Online Program

Creating a pathway for passive patients to become effective patients: A skill-building strategy for patient activation

Tuesday, November 5, 2013 : 4:30 p.m. - 4:50 p.m.

Luz Santana, M.A., The Right Question Institute, Cambridge, MA
This presentation will explore how an evidence-based educational strategy can build the capacity of traditionally passive and disengaged patients to participate more effectively in their healthcare, advocate for themselves and partner with health care providers. Participants will examine how the teaching of two skills – the ability to ask question and the ability to focus effectively on decisions – can be integrated into existing healthcare services. The ability to ask questions and focus on decisions are two deceptively simple skills. They could be seen as just two among many skills and abilities patients could use to participate more effectively in their health care. These are, however, two foundational skills that can complement and enhance existing efforts to promote greater patient activation. Participants in the session will have the opportunity to review the evolution of the Right Question-Effective Patient Strategy and distinguish this approach from more traditional efforts to motivate patients, provide them with information or even offer a list of pre-determined questions. We will explain how our direct experiences with Medicaid-funded services as well as on-going educational and research work in many fields and communities inform the strategy. Participants will be introduced to all the essential steps that comprise the core methodology of the Right Question Effective Patient Strategy. The session will also provide examples of how the strategy produces significant cognitive, affective, and behavioral changes in patients, and has proven to be particularly effective for increasing patient activation in low-income communities.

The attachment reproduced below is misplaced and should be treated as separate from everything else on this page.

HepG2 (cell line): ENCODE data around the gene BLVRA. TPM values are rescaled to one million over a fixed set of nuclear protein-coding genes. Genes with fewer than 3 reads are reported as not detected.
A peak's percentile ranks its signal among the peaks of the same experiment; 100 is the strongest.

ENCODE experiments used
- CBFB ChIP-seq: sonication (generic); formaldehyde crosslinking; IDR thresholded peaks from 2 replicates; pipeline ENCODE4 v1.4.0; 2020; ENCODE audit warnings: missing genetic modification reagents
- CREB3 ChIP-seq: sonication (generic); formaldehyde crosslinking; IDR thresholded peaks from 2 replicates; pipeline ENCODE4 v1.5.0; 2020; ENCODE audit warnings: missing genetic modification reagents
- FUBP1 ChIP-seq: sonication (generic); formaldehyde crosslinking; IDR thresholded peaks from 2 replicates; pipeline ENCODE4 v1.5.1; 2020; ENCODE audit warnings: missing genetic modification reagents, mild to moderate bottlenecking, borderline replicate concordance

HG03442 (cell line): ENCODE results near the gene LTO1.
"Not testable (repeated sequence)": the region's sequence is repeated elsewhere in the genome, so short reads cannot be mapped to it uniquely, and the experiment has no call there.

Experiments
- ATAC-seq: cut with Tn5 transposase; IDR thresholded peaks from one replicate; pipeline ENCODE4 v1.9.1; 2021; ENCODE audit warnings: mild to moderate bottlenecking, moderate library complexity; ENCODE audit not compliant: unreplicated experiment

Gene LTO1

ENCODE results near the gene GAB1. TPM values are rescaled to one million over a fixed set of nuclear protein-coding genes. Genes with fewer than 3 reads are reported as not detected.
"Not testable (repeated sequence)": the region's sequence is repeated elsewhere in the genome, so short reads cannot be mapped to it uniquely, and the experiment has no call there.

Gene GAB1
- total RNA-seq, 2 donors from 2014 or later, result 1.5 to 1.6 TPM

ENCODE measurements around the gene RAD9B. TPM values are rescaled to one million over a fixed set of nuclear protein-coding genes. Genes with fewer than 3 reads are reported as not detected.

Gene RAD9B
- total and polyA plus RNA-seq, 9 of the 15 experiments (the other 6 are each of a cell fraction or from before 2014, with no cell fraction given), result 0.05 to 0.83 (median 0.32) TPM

Learning Areas:

Administer health education strategies, interventions and programs
Advocacy for health and health education
Assessment of individual and community needs for health education
Chronic disease management and prevention
Planning of health education strategies, interventions, and programs
Systems thinking models (conceptual and theoretical models), applications related to public health

Learning Objectives:
Name the value of building patients skills for advocacy and for participation in decision-making. Identify two foundational skills all patients should learn: the ability to ask questions and focus effectively on decisions. Assess which approaches can effectively build patients advocacy and partnering skills. Examine their current practices and how they can integrate a skill building strategy into their ongoing work. Distinguish between integrated strategies and discrete interventions to build patients skills.

Keyword(s): Self-sufficiency and Empowerment, Health Education Strategies

Presenting author's disclosure statement:

Qualified on the content I am responsible for because: I am the co-director of an educational organization that focuses on designing effective ways to build the capacity of people in low-income communities to think and act on their own behalf. I am the co-author of a book published by Harvard Education Press on teaching students to ask their own questions. I am a former welfare recipient with extensive personal experience in navigating public systems.
Any relevant financial relationships? No

I agree to comply with the American Public Health Association Conflict of Interest and Commercial Support Guidelines, and to disclose to the participants any off-label or experimental uses of a commercial product or service discussed in my presentation.